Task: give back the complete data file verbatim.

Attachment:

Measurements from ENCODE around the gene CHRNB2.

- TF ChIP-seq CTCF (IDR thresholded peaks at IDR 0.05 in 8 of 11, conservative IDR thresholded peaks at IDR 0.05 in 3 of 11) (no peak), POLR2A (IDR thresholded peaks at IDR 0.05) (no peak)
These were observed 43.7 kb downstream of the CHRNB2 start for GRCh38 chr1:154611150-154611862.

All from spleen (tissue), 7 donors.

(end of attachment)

Measurements from ENCODE around the gene CHRNB2.

- TF ChIP-seq CTCF (IDR thresholded peaks at IDR 0.05 in 8 of 11, conservative IDR thresholded peaks at IDR 0.05 in 3 of 11) (no peak), POLR2A (IDR thresholded peaks at IDR 0.05) (no peak)
These were observed 43.7 kb downstream of the CHRNB2 start for GRCh38 chr1:154611150-154611862.

All from spleen (tissue), 7 donors.